US aviation regulators approved a critical set of test flights on the Boeing Co 737 MAX to begin as soon as yesterday after reviewing the manufacturer’s safety assessment of the multiple fixes devised for the plane.
The US Federal Aviation Administration (FAA) confirmed the start of the multiday program in an e-mail to congressional staffers on Sunday.
“Over the past several weeks the FAA has been reviewing the system safety assessment submitted by Boeing,” the agency said in the e-mail. “The FAA’s Type Inspection Authorization Board has completed its review, clearing the way for flight certification testing to begin.”
The action signals that the government is finally comfortable with the multiple fixes that the planemaker has devised for the aircraft, which has been grounded for more than 15 months after two fatal crashes.
Two people briefed on the planning said that the goal was to begin the tests yesterday, but the start was still subject to last-minute delays.
Such tests are one of the final stages by the government before it certifies an aircraft.
ONE STEP FORWARD
The FAA would have one of its test pilots fly the plane alongside a Boeing pilot. They would be accompanied in the cockpit by an FAA flight-test engineer and a Boeing flight-test manager. Additional specialists would be in the cabin monitoring computerized instrumentation on the plane.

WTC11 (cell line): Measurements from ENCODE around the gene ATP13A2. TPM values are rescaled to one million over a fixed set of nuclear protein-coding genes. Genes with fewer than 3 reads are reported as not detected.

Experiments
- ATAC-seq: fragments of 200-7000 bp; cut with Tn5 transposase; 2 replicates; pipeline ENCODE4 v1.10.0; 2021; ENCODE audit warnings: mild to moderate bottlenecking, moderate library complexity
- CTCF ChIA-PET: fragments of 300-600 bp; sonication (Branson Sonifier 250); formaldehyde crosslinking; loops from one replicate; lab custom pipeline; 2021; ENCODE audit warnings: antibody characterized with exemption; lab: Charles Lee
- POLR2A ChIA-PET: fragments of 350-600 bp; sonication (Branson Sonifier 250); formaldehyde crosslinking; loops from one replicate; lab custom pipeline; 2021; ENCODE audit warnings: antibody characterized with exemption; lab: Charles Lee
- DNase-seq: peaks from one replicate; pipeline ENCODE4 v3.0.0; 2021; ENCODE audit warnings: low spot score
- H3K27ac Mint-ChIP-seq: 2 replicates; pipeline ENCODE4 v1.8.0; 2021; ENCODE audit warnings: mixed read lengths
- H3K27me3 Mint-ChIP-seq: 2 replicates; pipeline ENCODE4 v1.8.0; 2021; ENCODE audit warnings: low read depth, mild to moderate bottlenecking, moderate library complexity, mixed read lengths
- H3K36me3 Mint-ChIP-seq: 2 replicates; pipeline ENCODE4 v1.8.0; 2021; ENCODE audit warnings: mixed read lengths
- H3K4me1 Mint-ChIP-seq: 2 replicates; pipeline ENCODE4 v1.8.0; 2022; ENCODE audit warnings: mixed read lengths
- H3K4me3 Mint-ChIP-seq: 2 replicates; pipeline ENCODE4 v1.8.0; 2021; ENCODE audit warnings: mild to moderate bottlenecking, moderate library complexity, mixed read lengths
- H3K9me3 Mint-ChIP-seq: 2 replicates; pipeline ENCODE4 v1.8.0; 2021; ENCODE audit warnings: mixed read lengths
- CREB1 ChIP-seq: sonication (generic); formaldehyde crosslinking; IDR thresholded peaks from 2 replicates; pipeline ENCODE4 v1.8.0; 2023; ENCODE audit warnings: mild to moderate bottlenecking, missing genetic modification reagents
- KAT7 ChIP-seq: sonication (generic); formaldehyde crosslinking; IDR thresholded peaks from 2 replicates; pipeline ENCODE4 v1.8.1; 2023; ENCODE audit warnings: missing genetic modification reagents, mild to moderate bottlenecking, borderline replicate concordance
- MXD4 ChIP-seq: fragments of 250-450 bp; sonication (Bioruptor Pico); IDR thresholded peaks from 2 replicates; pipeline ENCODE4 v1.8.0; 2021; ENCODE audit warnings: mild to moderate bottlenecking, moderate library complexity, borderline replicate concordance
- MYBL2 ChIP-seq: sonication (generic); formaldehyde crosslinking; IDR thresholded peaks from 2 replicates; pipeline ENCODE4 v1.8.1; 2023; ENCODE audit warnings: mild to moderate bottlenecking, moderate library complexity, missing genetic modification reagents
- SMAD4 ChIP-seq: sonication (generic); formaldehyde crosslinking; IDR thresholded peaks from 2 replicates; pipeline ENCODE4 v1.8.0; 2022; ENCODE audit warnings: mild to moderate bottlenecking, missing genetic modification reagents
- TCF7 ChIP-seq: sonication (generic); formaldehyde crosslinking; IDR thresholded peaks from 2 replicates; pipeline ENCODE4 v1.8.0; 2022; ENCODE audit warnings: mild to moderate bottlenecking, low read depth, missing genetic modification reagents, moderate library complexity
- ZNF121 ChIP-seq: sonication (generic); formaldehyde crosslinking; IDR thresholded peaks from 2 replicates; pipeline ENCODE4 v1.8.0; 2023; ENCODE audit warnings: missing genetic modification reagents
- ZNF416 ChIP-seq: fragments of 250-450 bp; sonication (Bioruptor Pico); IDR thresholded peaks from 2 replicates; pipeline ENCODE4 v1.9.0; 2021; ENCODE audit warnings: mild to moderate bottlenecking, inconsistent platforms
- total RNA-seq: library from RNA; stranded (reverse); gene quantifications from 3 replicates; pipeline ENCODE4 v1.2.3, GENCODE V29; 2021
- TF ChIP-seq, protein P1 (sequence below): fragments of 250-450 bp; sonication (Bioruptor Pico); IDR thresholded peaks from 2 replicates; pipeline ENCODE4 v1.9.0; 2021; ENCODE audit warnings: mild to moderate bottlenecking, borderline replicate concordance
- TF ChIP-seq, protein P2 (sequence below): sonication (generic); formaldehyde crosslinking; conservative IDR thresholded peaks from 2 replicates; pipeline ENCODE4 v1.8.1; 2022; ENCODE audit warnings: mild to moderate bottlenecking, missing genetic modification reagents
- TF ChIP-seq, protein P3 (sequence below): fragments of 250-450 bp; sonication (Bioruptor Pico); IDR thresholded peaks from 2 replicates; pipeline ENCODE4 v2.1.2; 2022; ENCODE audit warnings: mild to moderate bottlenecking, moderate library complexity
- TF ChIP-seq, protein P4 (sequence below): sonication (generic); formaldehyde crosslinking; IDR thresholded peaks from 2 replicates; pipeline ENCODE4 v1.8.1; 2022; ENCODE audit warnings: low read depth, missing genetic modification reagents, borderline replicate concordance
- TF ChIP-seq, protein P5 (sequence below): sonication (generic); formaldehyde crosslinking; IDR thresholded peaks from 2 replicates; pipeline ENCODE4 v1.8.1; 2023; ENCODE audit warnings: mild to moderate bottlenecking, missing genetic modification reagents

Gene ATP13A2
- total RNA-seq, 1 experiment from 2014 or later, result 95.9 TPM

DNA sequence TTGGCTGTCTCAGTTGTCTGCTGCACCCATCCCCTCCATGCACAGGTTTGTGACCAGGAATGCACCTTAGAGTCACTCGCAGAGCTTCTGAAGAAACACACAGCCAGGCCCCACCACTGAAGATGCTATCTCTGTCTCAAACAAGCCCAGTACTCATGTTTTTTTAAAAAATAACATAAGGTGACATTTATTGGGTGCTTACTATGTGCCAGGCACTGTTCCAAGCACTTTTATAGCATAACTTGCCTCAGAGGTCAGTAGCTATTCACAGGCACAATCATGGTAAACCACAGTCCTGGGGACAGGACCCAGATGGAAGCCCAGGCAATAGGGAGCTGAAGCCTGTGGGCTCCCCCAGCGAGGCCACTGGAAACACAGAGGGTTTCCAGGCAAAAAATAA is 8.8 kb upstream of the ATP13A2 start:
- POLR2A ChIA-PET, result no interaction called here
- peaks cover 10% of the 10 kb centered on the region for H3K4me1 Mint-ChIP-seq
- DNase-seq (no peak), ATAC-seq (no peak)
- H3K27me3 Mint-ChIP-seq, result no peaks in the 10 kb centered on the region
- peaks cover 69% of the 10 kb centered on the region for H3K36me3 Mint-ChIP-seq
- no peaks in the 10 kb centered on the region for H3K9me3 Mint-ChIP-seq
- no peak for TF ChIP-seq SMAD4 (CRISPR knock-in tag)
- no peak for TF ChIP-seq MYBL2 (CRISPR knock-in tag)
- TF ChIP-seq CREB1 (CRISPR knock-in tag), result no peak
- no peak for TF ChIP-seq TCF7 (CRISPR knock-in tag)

“We continue to work diligently on safely returning the 737 Max to service. We defer to the FAA and global regulators on the process,” Boeing wrote in a statement.
The FAA said in its letter that a number of steps remain before the aircraft can resume carrying passengers in the US, and by extension, elsewhere around the world.
“It is important to note, getting to this step does not mean the FAA has completed its compliance evaluation or other work associated with return to service,” the agency said. “The FAA has not made a decision on return to service.”
It will take months for the agency to complete new pilot-training standards and issue regulations governing multiple software and hardware changes to the plane.
Airline customers have been told that it could come in September if all goes well, although they would still have to retrain pilots and perform maintenance on the fleets of planes that have been in storage before they enter service.
The FAA added that it would retain the authority of inspecting each new plane to ensure that it meets all federal requirements.
The MAX was grounded by the FAA on March 13 last year, after most of the rest of the world had already sidelined the plane following the second fatal crash involving a flight-control feature. The crashes — in October 2018 off the coast of Indonesia and in March last year near Addis Ababa — killed a total of 346 people.
The certification flights are scheduled to occur over three separate days.
The agency, which worked closely with Boeing during the process of revising the plane, has a list of maneuvers that it would demonstrate on the plane to verify that alterations to its system function as designed.
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